1.11 – WR4 Josh Downs – North Carolina

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There is perhaps no greater proof of the overall quality and depth of this 2023 rookie class than to see Downs going this late in the round. This kid is electric, a natural playmaker by any means necessary. 

Downs wins a lot of time with raw speed. There’s a ton of examples on film where he sits down 10-15 yards down the field and just turns and goes with it, and he simply outruns the defenders’ convergence. Downs is also pretty sudden with the ball to go along with good hands and contact balance for someone of his size. Analysts will love Downs’ 2021 metrics (breakout age and college dominator rating) as well. 

I want to see Downs run a more diversified route tree as 2022 unfolds. If he can do that and demonstrate more success in contested catch situations, he might eventually challenge Addison, Boutte and Smith-Njigba for best in class at the position.

1.12 – QB4 Will Levis – Kentucky

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Levis’ eventual real-life NFL Draft stock will probably either be much higher or lower than this depending on how the rest 2022 college football season plays out. But if I was drafting 2023 rookies today, this is about where I’d take him given that risk and potential payoff. So far this season, Levis is completing 67.5 percent of his passes for nearly 1,200 yards and 10 touchdowns to four interceptions in four games.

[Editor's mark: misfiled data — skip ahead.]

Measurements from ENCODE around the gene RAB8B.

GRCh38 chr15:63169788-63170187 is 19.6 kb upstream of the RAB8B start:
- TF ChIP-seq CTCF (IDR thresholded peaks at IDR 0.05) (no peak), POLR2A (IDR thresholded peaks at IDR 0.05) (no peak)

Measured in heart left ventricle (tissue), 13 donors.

Levis spent two seasons at Penn State, where he barely played, before transferring to Kentucky prior to the 2021 season. Levis threw 353 times for 2,826 yards and 24 touchdowns versus 13 interceptions in 13 games last season. He also rushed for 376 more yards and scored nine touchdowns on the ground. 

Levis has prototypical size at 6-4, 222, and possesses the arm talent that teams look for. He adds mobility, which is obviously attractive in fantasy football. Levis displays toughness as a ball-carrier as well, which is admirable, but NFL teams will probably want him to be more conservative with his body. 


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2.01 – RB5 Sean Tucker (Syracuse) 

2.02 – WR5 Quentin Johnston (TCU)

2.03 – TE1 Michael Mayer (Notre Dame)

2.04 – RB6 Zach Charbonnet (UCLA) 

2.05 – WR6 Marvin Mims (Oklahoma)

2.06 – WR7 Cedric Tillman (Tennessee)

2.07 – RB7 Devon Achane (Texas A&M)

2.08 – QB5 Michael Penix Jr. (Washington)

2.09 – WR8 Rashee Rice (SMU)

2.10 – WR9 Parker Washington (Penn State)

2.11 – QB6 Jaren Hall (BYU)

2.12 – RB8 Deuce Vaughn (Kansas State)

In any other year, players of the caliber of Mayer, Johnston and Tucker would absolutely be first round locks. Heck, Charbonnett was a first rounder in 2022 on most people’s lists before he decided to return to UCLA for 2022. Right now would be a good time to try to acquire as many cheap 2022 second round picks as you can in your dynasty leagues, especially if more quarterbacks can increase their draft stock between now and next spring. If that happens, even more elite talent is going to get pushed down to Round 2.